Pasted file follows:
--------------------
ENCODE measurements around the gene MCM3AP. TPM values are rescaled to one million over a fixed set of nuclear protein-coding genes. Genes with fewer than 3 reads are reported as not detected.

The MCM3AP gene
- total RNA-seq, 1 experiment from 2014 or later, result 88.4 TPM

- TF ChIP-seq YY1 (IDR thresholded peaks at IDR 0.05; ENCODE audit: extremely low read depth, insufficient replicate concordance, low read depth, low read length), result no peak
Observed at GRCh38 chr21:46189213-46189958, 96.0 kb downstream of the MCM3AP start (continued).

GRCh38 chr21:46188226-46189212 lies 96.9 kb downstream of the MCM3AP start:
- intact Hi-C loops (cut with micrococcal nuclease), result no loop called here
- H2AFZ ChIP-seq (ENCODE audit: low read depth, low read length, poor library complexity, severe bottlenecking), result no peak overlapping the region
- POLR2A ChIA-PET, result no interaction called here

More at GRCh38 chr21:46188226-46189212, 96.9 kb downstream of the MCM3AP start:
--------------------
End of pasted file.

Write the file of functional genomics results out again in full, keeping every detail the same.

ENCODE measurements around the gene MCM3AP. TPM values are rescaled to one million over a fixed set of nuclear protein-coding genes. Genes with fewer than 3 reads are reported as not detected.

The MCM3AP gene
- total RNA-seq, 1 experiment from 2014 or later, result 88.4 TPM

- TF ChIP-seq YY1 (IDR thresholded peaks at IDR 0.05; ENCODE audit: extremely low read depth, insufficient replicate concordance, low read depth, low read length), result no peak
Observed at GRCh38 chr21:46189213-46189958, 96.0 kb downstream of the MCM3AP start (continued).

GRCh38 chr21:46188226-46189212 lies 96.9 kb downstream of the MCM3AP start:
- intact Hi-C loops (cut with micrococcal nuclease), result no loop called here
- H2AFZ ChIP-seq (ENCODE audit: low read depth, low read length, poor library complexity, severe bottlenecking), result no peak overlapping the region
- POLR2A ChIA-PET, result no interaction called here

More at GRCh38 chr21:46188226-46189212, 96.9 kb downstream of the MCM3AP start: